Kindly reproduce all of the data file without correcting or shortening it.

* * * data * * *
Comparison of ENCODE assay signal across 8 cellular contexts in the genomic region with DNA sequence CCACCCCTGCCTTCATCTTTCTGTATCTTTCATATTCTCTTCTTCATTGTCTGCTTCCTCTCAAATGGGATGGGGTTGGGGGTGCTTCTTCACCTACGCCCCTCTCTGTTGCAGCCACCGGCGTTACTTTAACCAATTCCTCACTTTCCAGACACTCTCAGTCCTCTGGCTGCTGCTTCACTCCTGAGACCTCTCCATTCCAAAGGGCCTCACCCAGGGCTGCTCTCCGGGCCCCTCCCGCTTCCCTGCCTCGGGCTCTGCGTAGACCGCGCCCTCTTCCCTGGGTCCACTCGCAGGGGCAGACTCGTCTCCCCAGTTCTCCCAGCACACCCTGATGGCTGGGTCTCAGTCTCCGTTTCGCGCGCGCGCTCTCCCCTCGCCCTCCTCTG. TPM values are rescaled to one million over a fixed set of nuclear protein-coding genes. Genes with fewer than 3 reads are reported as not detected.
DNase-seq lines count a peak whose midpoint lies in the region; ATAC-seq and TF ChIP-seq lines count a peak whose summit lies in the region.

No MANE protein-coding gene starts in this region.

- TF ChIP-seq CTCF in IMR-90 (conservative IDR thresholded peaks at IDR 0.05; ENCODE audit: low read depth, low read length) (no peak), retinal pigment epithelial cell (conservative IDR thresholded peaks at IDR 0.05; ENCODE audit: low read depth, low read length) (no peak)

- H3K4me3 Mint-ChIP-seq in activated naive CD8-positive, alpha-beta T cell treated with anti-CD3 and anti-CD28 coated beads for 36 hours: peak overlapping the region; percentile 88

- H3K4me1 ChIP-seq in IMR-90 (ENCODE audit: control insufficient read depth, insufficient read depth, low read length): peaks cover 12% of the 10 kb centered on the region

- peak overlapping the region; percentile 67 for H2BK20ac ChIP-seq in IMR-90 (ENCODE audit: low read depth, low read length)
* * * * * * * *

Comparison of ENCODE assay signal across 8 cellular contexts in the genomic region with DNA sequence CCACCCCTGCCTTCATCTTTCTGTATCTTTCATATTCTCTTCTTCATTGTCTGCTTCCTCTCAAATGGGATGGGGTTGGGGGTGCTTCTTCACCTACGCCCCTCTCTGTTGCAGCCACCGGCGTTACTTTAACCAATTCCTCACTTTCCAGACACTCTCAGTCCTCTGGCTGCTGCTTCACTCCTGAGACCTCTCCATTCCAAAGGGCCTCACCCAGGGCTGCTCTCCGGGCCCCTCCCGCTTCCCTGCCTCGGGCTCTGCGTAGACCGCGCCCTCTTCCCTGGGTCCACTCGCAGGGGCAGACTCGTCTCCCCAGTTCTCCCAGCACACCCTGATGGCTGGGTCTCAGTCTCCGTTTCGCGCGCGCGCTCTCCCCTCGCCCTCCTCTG. TPM values are rescaled to one million over a fixed set of nuclear protein-coding genes. Genes with fewer than 3 reads are reported as not detected.
DNase-seq lines count a peak whose midpoint lies in the region; ATAC-seq and TF ChIP-seq lines count a peak whose summit lies in the region.

No MANE protein-coding gene starts in this region.

- TF ChIP-seq CTCF in IMR-90 (conservative IDR thresholded peaks at IDR 0.05; ENCODE audit: low read depth, low read length) (no peak), retinal pigment epithelial cell (conservative IDR thresholded peaks at IDR 0.05; ENCODE audit: low read depth, low read length) (no peak)

- H3K4me3 Mint-ChIP-seq in activated naive CD8-positive, alpha-beta T cell treated with anti-CD3 and anti-CD28 coated beads for 36 hours: peak overlapping the region; percentile 88

- H3K4me1 ChIP-seq in IMR-90 (ENCODE audit: control insufficient read depth, insufficient read depth, low read length): peaks cover 12% of the 10 kb centered on the region

- peak overlapping the region; percentile 67 for H2BK20ac ChIP-seq in IMR-90 (ENCODE audit: low read depth, low read length)